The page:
Diffusion - Research Article from World of Chemistry

This encyclopedia article consists of approximately 3 pages of information about Diffusion.
This section contains 798 words
(approx. 3 pages at 300 words per page)
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Diffusion commonly refers to the spontaneous movement of a substance (gas, liquid, or solid) into its surrounding area. The molecules, or particles, that make up the substance distribute over time from an area of higher concentration to an area of lower concentration in order to create, at equilibrium, a uniform distribution of particles throughout the system. Diffusion is a natural process that requires no added energy to occur. It increases the entropy of the system and hence is an energetically favorable and irreversible process.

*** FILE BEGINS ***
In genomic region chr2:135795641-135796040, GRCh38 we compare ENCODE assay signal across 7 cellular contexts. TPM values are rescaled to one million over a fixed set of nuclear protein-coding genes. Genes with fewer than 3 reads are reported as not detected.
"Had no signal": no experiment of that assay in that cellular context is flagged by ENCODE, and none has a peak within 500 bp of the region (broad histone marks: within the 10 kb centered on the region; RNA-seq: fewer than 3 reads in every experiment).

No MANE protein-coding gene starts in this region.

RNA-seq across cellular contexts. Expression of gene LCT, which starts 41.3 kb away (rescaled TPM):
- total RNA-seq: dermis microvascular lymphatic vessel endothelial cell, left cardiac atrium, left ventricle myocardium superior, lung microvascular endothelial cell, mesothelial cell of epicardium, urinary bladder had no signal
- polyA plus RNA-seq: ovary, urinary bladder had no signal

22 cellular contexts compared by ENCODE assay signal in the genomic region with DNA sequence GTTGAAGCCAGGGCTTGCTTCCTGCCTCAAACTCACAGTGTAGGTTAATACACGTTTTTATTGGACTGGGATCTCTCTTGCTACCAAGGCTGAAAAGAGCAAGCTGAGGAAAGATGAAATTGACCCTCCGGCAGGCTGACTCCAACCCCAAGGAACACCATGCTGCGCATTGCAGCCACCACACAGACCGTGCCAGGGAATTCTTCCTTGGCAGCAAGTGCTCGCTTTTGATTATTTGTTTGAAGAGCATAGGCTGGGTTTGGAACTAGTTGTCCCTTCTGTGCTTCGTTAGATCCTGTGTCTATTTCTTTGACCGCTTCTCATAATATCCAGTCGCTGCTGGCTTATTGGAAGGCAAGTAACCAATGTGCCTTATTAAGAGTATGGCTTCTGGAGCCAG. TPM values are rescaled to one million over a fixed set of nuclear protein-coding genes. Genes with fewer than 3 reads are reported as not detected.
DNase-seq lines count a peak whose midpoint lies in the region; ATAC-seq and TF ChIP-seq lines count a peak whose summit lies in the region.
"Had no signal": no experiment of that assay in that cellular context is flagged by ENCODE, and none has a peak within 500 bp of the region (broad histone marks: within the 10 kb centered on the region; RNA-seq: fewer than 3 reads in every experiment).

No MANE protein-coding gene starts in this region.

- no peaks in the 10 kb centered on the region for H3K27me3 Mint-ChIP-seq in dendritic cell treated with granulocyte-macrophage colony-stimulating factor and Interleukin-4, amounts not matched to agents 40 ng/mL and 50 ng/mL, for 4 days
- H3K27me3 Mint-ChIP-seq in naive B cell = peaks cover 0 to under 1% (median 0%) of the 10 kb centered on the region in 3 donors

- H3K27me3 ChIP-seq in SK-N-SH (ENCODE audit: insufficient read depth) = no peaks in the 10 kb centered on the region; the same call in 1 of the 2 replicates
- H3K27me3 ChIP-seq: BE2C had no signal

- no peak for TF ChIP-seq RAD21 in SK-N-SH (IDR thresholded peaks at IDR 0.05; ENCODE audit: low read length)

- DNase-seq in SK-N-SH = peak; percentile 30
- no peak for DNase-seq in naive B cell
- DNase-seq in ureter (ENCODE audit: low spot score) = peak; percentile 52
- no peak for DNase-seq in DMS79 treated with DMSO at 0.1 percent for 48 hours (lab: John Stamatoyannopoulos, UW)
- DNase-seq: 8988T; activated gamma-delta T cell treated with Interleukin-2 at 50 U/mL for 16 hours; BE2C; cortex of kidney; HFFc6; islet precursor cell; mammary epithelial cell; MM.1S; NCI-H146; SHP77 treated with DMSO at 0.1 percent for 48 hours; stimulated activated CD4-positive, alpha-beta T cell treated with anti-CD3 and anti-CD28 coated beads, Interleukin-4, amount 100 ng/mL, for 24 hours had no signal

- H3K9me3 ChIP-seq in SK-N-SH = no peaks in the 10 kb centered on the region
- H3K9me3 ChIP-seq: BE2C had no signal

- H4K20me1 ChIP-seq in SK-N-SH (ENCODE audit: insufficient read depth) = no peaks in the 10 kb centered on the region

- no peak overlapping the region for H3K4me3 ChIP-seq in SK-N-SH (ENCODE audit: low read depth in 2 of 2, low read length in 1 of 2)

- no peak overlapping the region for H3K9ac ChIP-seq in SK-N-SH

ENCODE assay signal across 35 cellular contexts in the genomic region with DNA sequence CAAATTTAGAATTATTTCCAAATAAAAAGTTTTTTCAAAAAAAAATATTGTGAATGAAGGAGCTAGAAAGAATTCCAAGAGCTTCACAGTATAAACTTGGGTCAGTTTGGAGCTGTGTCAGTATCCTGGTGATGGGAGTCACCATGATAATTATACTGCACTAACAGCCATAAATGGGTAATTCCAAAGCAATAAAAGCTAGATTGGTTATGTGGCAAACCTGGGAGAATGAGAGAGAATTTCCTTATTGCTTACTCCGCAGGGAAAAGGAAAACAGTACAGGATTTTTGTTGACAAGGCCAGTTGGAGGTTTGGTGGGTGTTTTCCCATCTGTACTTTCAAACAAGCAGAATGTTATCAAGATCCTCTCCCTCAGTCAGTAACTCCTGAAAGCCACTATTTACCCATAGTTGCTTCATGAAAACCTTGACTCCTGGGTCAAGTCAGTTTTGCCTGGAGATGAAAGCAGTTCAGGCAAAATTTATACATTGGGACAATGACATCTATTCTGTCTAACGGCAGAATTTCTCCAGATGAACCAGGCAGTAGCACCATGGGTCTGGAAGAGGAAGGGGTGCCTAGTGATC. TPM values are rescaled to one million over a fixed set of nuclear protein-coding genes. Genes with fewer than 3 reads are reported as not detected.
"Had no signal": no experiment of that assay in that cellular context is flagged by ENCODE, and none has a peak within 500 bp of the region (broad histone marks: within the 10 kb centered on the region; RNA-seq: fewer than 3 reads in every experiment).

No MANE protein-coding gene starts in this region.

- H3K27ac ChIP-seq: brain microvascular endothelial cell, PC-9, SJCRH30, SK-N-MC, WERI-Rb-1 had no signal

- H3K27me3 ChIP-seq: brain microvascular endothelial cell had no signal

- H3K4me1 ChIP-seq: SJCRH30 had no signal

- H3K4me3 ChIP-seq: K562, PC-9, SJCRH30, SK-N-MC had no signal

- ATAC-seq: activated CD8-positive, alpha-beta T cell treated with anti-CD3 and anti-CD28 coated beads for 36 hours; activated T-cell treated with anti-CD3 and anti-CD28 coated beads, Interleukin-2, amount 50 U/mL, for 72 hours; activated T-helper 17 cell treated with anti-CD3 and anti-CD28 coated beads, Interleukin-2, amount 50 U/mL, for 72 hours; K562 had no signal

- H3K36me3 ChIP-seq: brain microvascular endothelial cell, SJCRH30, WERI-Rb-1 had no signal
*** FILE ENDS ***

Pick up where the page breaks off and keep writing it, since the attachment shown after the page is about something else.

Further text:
An example of diffusion is the release of a drop of ink into a beaker of water. The ink will be visibly distinguishable from the water for some amount of time, but it will diffuse eventually to all areas of the beaker. The collision of the ink molecules with the water molecules keeps diffusion from happening quickly. This is an example of a liquid...

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This section contains 798 words
(approx. 3 pages at 300 words per page)
Buy the Diffusion Encyclopedia Article
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Diffusion from Gale. ©2005-2006 Thomson Gale, a part of the Thomson Corporation. All rights reserved.
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